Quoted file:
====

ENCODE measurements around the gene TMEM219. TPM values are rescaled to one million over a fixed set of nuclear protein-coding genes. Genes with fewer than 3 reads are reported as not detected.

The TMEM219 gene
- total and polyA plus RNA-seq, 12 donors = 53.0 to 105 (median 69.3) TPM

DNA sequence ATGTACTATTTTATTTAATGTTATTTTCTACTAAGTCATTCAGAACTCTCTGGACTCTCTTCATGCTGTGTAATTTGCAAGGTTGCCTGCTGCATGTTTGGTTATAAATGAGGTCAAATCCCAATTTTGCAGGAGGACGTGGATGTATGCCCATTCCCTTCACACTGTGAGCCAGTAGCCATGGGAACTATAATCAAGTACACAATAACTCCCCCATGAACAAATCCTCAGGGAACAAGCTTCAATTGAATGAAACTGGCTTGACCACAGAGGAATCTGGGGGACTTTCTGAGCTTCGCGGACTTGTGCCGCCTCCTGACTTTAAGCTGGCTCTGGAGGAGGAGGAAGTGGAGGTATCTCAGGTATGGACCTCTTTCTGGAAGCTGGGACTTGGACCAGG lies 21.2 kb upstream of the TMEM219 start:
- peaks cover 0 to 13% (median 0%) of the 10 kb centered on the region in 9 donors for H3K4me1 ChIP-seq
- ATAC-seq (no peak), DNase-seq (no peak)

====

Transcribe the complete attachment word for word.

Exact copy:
ENCODE measurements around the gene TMEM219. TPM values are rescaled to one million over a fixed set of nuclear protein-coding genes. Genes with fewer than 3 reads are reported as not detected.

The TMEM219 gene
- total and polyA plus RNA-seq, 12 donors = 53.0 to 105 (median 69.3) TPM

DNA sequence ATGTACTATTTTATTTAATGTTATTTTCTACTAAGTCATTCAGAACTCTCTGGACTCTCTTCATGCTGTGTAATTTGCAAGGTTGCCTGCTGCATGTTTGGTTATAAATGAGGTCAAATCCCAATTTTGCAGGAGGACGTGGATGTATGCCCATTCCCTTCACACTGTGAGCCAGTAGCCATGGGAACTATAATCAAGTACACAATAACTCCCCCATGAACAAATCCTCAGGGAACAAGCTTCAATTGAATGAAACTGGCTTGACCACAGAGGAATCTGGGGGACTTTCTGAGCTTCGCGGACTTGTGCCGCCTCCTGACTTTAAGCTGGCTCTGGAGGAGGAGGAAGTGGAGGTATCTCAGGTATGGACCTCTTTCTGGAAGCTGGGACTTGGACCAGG lies 21.2 kb upstream of the TMEM219 start:
- peaks cover 0 to 13% (median 0%) of the 10 kb centered on the region in 9 donors for H3K4me1 ChIP-seq
- ATAC-seq (no peak), DNase-seq (no peak)